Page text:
add the middle number of the three, you get the middle number. . . .
A huge wheel is rolling past your window. What do you see?
What happens to the perimeter of triangle ABC as the two smaller
circles change size and roll around inside the bigger circle?
Carry out cyclic permutations of nine digit numbers containing the
digits from 1 to 9 (until you get back to the first number). Prove
that whatever number you choose, they will add to the same total.
Here are some examples of 'cons', and see if you can figure out where the trick is.
The final of five articles which containe the proof of why the sequence introduced in article IV either reaches the fixed point 0 or the sequence enters a repeating cycle of four values.
Some puzzles requiring no knowledge of knot theory, just a careful
inspection of the patterns. A glimpse of the classification of
knots and a little about prime knots, crossing numbers and. . . .
In this 7-sandwich: 7 1 3 1 6 4 3 5 7 2 4 6 2 5 there are 7 numbers between the 7s, 6 between the 6s etc. The article shows which values of n can make n-sandwiches and which cannot.
Show that among the interior angles of a convex polygon there
cannot be more than three acute angles.
Imagine two identical cylindrical pipes meeting at right angles and think about the shape of the space which belongs to both pipes. Early Chinese mathematicians call this shape the mouhefanggai.
Eulerian and Hamiltonian circuits are defined with some simple examples and a couple of puzzles to illustrate Hamiltonian circuits.
Eight children enter the autumn cross-country race at school. How
many possible ways could they come in at first, second and third
Take any whole number between 1 and 999, add the squares of the
digits to get a new number. Make some conjectures about what
happens in general.
This article invites you to get familiar with a strategic game called "sprouts". The game is simple enough for younger children to understand, and has also provided experienced mathematicians with. . . .
ABCD is a square. P is the midpoint of AB and is joined to C. A line from D perpendicular to PC meets the line at the point Q. Prove AQ = AD.
What does logic mean to us and is that different to mathematical logic? We will explore these questions in this article.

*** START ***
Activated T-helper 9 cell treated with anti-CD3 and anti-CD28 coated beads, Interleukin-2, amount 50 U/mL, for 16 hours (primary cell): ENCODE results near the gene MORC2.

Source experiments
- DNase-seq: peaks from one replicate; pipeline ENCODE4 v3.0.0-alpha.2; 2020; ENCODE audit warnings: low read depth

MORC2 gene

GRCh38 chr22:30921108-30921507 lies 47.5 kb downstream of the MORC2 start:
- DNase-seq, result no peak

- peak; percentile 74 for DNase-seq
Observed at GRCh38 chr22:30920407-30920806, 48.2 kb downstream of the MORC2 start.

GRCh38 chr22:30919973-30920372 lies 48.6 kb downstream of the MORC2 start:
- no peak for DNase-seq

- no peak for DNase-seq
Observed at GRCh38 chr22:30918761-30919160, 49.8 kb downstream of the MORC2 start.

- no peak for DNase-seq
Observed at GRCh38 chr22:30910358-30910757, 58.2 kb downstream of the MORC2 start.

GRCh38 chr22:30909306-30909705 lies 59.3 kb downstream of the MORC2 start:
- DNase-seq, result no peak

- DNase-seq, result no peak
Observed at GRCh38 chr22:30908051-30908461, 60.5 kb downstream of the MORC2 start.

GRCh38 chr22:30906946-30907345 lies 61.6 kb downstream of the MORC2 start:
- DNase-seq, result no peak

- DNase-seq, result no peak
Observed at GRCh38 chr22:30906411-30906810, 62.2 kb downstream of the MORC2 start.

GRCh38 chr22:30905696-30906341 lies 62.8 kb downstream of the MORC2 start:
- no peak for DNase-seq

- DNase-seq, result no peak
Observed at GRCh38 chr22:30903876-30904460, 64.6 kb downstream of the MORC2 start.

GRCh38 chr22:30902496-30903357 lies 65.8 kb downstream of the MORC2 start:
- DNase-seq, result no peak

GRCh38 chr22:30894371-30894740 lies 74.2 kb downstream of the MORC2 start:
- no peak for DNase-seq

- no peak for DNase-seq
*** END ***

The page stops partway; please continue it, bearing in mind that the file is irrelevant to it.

Prove Pythagoras' Theorem using enlargements and scale factors.
What can you say about the lengths of the sides of a quadrilateral whose vertices are on a unit circle?
This is an interactivity in which you have to sort the steps in the
completion of the square into the correct order to prove the
formula for the solutions of quadratic equations.
Take any prime number greater than 3 , square it and subtract one.
Working on the building blocks will help you to explain what is
special about your results.
Caroline and James pick sets of five numbers. Charlie chooses three of them that add together to make a multiple of three. Can they stop him?
A paradox is a statement that seems to be both untrue and true at the same time. This article looks at a few examples and challenges you to investigate them for yourself.
Show that if you add 1 to the product of four consecutive numbers
the answer is ALWAYS a perfect square.
This article extends the discussions in "Whole number dynamics I". Continuing the proof that, for all starting points, the Happy Number sequence goes into a loop or homes in on a fixed point.
An article which gives an account of some properties of magic squares.
It is obvious that we can fit four circles of diameter 1 unit in a square of side 2 without overlapping. What is the smallest square into which we can fit 3 circles of diameter 1 unit?
The sums of the squares of three related numbers is also a perfect
square - can you explain why?